The third prong of the best interests standard requires DYFS to make "reasonable efforts to provide services to help the parent correct the circumstances" that necessitated removal and placement of the child in foster care. N.J.S.A. 30:4C-15.1(a)(3); K.H.O., supra, 161 N.J. at 354. "Reasonable efforts" may include parental consultation, plans for reunification, services essential to achieving reunification, notice to the family of the child's progress, and visitation facilitation. N.J.S.A. 30:4C-15.1(c). Those efforts depend upon the facts and circumstances of each case. D.M.H., supra, 161 N.J. at 390. The services provided to meet the child's need for permanency and the parent's right to reunification must be "'coordinated'" and must have a "'realistic potential'" to succeed. N.J. Div. of Youth & Family Servs. v. J.Y., 352 N.J. Super. 245, 267 n.10 (App. Div. 2002) (quoting N.J.A.C. 10:133-1.3).

N.R. appears to contend that the Division did not meet this prong because it did not consider the alternative of kinship legal guardianship for N.Q. However, because A.A. has volunteered to adopt N.Q., kinship legal guardianship is not a relevant option.

The Kinship Legal Guardianship Act, N.J.S.A. 3B:12A-1 to -7, (the Act) provides the type of legal guardianship for children "who cannot reside with their parents due to their parent's incapacity or inability" and does not terminate parental rights. Senate Budget and Appropriations Committee, Statement to Senate Bill No. 1813 (June 25, 2001), reprinted in N.J.S.A. 3B:12A-1. The statute was adopted because the Legislature found it necessary to add another alternative permanent placement option, beyond custody, where adoption is neither feasible nor likely. N.J.S.A. 3B:12A-1(c); N.J. Div. of Youth & Family Servs. v. T.I., 423 N.J. Super. 127, 135 (App. Div. 2011).

Here, the Division caseworker and A.A. both testified at trial that N.Q. is thriving in the care of A.A., a parental relative, and that she is willing to adopt N.Q. In addressing this issue, Judge Sabbath stated that A.A.'s adoption of N.Q. is "both feasible and likely" and "no other arrangement, for example, such as [kinship legal guardianship] can provide the requirement of safety and permanency that this particular case requires." Because adoption was both feasible and likely, Judge Sabbath appropriately ruled out kinship legal guardianship for N.Q. and termination of parental rights was the proper remedy.

N.R. challenges the trial judge's finding on prong four and claims that the Division never conducted a bonding evaluation. It is meritless to suggest that the Division is obligated to conduct a bonding evaluation in this circumstance. N.R. is patently unfit to care for N.Q., given the facts adduced at trial, and the record is replete with unrebutted testimony that N.Q. is thriving in the home of A.A. and her family. Such circumstances are proper considerations in determining whether termination is appropriate. K.H.O., supra, 161 N.J. at 363. A court must balance the two relationships and the question is whether the child will "suffer a greater harm from the termination of ties with her natural parents than from the permanent disruption of her relationship with her foster parents." Id. at 355.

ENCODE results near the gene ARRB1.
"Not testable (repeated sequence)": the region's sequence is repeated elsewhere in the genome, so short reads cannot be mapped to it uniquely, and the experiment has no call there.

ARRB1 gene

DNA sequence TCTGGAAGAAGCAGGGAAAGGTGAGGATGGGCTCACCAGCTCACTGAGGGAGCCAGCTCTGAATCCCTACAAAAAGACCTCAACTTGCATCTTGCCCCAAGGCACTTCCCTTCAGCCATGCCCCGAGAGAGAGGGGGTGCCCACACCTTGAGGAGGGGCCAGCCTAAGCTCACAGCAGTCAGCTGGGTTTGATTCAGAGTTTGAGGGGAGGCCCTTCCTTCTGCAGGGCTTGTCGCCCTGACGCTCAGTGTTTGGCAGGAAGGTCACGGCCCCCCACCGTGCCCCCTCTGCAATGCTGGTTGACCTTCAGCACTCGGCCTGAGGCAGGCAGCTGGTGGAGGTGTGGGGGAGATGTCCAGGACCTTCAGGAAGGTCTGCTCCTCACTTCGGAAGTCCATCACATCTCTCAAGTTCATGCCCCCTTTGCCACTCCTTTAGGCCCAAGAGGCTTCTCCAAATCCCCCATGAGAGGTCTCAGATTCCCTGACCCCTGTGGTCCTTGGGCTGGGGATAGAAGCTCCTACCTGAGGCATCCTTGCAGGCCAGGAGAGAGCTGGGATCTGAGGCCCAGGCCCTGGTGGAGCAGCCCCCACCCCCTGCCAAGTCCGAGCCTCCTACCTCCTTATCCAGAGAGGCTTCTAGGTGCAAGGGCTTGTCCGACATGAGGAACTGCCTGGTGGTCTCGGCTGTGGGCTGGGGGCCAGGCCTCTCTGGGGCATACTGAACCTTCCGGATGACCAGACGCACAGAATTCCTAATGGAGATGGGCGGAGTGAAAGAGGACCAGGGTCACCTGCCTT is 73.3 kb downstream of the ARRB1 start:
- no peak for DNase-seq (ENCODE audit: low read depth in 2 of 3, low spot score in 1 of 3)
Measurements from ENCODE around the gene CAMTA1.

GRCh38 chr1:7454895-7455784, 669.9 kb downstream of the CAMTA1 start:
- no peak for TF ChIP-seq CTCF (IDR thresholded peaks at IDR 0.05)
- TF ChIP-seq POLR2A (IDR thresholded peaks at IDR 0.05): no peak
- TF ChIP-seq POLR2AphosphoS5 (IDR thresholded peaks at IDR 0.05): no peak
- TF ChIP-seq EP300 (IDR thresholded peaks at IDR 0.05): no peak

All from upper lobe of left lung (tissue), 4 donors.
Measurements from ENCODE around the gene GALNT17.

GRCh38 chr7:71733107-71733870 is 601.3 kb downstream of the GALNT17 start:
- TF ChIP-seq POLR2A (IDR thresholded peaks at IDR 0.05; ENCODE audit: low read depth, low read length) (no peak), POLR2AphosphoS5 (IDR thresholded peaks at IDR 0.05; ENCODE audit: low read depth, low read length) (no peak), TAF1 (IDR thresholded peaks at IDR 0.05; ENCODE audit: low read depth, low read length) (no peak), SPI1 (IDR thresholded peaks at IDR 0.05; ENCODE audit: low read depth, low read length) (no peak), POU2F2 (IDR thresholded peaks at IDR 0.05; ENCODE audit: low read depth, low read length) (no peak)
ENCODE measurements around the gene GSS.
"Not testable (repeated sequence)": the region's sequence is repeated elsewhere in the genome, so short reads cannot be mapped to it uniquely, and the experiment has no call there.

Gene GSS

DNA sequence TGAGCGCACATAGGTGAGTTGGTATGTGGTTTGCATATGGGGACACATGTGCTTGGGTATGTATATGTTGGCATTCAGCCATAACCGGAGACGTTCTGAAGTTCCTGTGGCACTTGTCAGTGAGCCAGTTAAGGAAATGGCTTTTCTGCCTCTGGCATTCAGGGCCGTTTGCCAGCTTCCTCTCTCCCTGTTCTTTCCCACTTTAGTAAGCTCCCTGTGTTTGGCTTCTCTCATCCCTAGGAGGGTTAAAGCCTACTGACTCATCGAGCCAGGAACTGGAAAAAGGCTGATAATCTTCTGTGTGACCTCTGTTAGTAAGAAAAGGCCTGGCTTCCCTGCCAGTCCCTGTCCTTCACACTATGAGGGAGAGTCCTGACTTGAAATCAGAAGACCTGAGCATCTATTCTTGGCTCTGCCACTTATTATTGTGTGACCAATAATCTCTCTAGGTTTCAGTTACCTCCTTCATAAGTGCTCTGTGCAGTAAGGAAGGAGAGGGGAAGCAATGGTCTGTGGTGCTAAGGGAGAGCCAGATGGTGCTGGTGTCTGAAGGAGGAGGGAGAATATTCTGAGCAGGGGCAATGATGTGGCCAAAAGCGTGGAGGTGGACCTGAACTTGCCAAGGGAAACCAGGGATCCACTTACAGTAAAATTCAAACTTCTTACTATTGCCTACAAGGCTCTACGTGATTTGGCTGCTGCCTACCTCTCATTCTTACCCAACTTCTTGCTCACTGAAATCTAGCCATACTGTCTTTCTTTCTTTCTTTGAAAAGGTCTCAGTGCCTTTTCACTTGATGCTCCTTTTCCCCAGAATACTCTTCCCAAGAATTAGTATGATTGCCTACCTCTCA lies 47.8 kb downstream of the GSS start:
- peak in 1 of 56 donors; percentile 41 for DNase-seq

Judge Sabbath did not abuse his discretion in proceeding without a bonding evaluation. Relying on the testimony of a DYFS caseworker, Judge Sabbath stated,

[A] bonding evaluation is not required in this case. This is a case where the incapacity of the parent is the issue, and not a comparison of attachment or bonding between parent or foster parent . . . . [A.A.'s] attention to [N.Q.'s] medical needs [is] only exceeded by the close and nurturing relationship between the child, [A.A.] and her family . . . .

We agree with Judge Sabbath that a bonding evaluation was not required in this case. The evidence of N.R.'s unfitness and the resultant harm to N.Q. was particularly strong, and in comparison, the factual evidence that the child was much safer and thriving in A.A.'s home was also clear. "When a parent has exposed a child to continuing harm through abuse or neglect and has been unable to remediate the danger to the child, and when the child has bonded with foster parents who have provided a nurturing and safe home, in those circumstances termination of parental rights likely will not do more harm than good." N.J. Div. of Youth & Family Servs. v. E.P., 196 N.J. 88, 108 (2008). A child's need for permanency and stability is an important consideration. N.J. Div. of Youth & Family Servs. v. M.M., 189 N.J. 261, 281 (2007).

There was clear and convincing factual evidence in the record to conclude that N.Q. would not suffer more harm than good from termination of N.R.'s parental rights. The judgment terminating N.R.'s parental rights to N.Q., given the facts established clearly and convincingly at trial, is not flawed by the absence of an expert's bonding evaluations.